Today, HRC responded to a decision by the Department of Health and Human Services (HHS) to grant a waiver from federal non-discrimination requirements to South Carolina’s Foster Care Program, which has contracted with a child welfare provider who seeks permission to refuse to serve prospective parents who do not share their religious beliefs, but who wants to continue to receive federal funding to provide those services. South Carolina requested the waiver to allow federal funds to go to a child welfare agency that refused to place children with Jewish families. By granting that waiver, HHS is opening the door to federally-funded discrimination justified by religious belief against any number of prospective parents, including single parents, LGBTQ individuals or same-sex couples, parents who may previously have been divorced, interfaith couples, or people of deep faith that happens to be of another religion.  

“Every decision that is made by a provider of child welfare services must be grounded in doing what is the best interest of the child, period.  Providing care for these kids is critically important, and too many kids languish in the foster care system because there aren’t enough foster and adoptive parents for each child.  Allowing a federal contractor the ability to refuse to work with qualified prospective parents - limiting the pool of prospective parents even further - is directly counter to the best interests of the children waiting for families,” said Cathryn Oakley, HRC State Legislative Director & Senior Counsel. “The federal government has a compelling interest in ensuring federal contractors are providing quality care, and in ensuring that taxpayers aren’t footing the bill for taxpayer-funded discrimination.  This waiver is unconscionable, in no small part because it prioritizes federal contractors over kids in need of families.”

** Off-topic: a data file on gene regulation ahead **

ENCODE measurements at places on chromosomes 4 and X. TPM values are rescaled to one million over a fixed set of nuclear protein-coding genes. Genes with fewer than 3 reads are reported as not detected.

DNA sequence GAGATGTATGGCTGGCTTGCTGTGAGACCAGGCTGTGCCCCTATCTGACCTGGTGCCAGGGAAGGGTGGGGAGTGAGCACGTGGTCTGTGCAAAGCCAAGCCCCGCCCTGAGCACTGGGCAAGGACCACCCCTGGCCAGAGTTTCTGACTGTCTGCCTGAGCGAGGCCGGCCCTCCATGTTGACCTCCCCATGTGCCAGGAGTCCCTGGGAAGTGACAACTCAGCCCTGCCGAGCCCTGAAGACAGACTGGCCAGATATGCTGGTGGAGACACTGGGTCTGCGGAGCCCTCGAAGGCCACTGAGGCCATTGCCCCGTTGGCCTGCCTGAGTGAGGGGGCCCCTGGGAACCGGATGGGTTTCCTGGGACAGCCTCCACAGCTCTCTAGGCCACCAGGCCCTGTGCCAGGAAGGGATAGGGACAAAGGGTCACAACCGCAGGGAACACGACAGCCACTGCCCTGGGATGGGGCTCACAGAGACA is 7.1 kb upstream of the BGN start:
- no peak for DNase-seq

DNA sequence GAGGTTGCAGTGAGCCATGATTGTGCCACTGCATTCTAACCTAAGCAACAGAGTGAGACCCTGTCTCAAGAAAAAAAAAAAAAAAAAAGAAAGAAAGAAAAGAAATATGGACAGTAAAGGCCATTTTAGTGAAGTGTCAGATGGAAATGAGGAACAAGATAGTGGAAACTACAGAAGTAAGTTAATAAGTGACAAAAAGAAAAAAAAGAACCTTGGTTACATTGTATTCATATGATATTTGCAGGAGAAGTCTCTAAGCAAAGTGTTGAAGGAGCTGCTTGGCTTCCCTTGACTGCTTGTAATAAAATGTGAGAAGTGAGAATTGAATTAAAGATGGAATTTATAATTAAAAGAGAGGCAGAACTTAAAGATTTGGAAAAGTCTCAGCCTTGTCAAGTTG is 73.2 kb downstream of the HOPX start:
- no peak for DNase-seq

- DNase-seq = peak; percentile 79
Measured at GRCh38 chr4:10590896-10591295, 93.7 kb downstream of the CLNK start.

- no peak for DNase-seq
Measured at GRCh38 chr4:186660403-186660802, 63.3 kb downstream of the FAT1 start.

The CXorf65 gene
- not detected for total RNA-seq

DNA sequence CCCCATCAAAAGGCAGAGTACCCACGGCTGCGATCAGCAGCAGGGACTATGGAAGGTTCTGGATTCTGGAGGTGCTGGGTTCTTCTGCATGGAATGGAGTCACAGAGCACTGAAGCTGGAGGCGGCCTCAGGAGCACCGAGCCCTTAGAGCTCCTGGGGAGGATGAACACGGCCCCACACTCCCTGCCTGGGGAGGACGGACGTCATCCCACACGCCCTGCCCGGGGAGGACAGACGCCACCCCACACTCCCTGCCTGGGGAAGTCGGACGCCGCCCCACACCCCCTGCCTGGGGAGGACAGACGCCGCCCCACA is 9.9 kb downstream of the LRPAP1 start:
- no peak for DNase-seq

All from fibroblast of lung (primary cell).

Federal law prohibits discrimination in federally-funded programs against foster parents on religious grounds, but ten states permit discrimination by state-licensed foster care organizations against LGBTQ people,same-sex coupless and others if doing so conflicts with the organization’s religious beliefs.

HRC recently released a report, titled Disregarding the Best Interest of the Child: License to Discriminate In Child Welfare Services, detailing the harms of efforts to write anti-LGBTQ discrimination by child welfare agencies into law. Statistics suggest that an estimated two million LGBTQ adults in the U.S. are interested in adoption, but the LGBTQ community often remains an untapped resource when it comes to finding families for children and youth in foster care.  The report debunks the myth that having more providers is the key to higher rates of placement in homes; the bottleneck is not the number of providers, but the number of prospective parents.  Where providers have ceased to provide services rather than comply with nondiscrimination laws, placement rates did not decrease.significantly as a result.

Further, research consistently shows that LGBTQ youth are overrepresented in the foster care system, as many have been rejected by their families of origin because of their LGBTQ status, and are especially vulnerable to discrimination and mistreatment while in foster care. Granting this waiver  will only exacerbate these challenges faced by LGBTQ young people.


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